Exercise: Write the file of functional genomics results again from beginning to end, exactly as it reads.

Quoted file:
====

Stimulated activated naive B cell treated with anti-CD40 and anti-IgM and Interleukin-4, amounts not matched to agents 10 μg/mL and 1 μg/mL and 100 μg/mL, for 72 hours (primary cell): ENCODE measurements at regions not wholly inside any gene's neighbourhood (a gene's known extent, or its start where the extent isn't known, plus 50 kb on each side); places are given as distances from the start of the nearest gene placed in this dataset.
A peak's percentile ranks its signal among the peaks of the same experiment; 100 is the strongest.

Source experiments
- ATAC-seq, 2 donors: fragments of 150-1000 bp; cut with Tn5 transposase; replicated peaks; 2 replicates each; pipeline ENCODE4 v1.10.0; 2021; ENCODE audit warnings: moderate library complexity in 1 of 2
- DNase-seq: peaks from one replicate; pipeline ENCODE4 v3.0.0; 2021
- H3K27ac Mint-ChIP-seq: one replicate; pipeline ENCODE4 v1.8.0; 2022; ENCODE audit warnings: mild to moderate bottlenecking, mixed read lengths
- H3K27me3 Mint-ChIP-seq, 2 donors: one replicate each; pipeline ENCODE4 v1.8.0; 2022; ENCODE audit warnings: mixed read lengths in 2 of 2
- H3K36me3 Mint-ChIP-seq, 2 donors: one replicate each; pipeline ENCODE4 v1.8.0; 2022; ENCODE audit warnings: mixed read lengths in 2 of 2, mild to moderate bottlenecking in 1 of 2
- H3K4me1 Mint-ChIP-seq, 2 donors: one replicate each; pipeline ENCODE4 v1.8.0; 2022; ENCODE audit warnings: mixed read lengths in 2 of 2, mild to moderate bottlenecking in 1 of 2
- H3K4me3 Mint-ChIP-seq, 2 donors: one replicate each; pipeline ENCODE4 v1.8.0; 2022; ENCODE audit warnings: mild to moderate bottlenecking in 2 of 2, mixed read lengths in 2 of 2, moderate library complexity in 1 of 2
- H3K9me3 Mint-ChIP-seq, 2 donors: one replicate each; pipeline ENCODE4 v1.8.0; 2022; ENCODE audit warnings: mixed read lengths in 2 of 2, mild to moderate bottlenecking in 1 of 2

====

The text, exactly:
Stimulated activated naive B cell treated with anti-CD40 and anti-IgM and Interleukin-4, amounts not matched to agents 10 μg/mL and 1 μg/mL and 100 μg/mL, for 72 hours (primary cell): ENCODE measurements at regions not wholly inside any gene's neighbourhood (a gene's known extent, or its start where the extent isn't known, plus 50 kb on each side); places are given as distances from the start of the nearest gene placed in this dataset.
A peak's percentile ranks its signal among the peaks of the same experiment; 100 is the strongest.

Source experiments
- ATAC-seq, 2 donors: fragments of 150-1000 bp; cut with Tn5 transposase; replicated peaks; 2 replicates each; pipeline ENCODE4 v1.10.0; 2021; ENCODE audit warnings: moderate library complexity in 1 of 2
- DNase-seq: peaks from one replicate; pipeline ENCODE4 v3.0.0; 2021
- H3K27ac Mint-ChIP-seq: one replicate; pipeline ENCODE4 v1.8.0; 2022; ENCODE audit warnings: mild to moderate bottlenecking, mixed read lengths
- H3K27me3 Mint-ChIP-seq, 2 donors: one replicate each; pipeline ENCODE4 v1.8.0; 2022; ENCODE audit warnings: mixed read lengths in 2 of 2
- H3K36me3 Mint-ChIP-seq, 2 donors: one replicate each; pipeline ENCODE4 v1.8.0; 2022; ENCODE audit warnings: mixed read lengths in 2 of 2, mild to moderate bottlenecking in 1 of 2
- H3K4me1 Mint-ChIP-seq, 2 donors: one replicate each; pipeline ENCODE4 v1.8.0; 2022; ENCODE audit warnings: mixed read lengths in 2 of 2, mild to moderate bottlenecking in 1 of 2
- H3K4me3 Mint-ChIP-seq, 2 donors: one replicate each; pipeline ENCODE4 v1.8.0; 2022; ENCODE audit warnings: mild to moderate bottlenecking in 2 of 2, mixed read lengths in 2 of 2, moderate library complexity in 1 of 2
- H3K9me3 Mint-ChIP-seq, 2 donors: one replicate each; pipeline ENCODE4 v1.8.0; 2022; ENCODE audit warnings: mixed read lengths in 2 of 2, mild to moderate bottlenecking in 1 of 2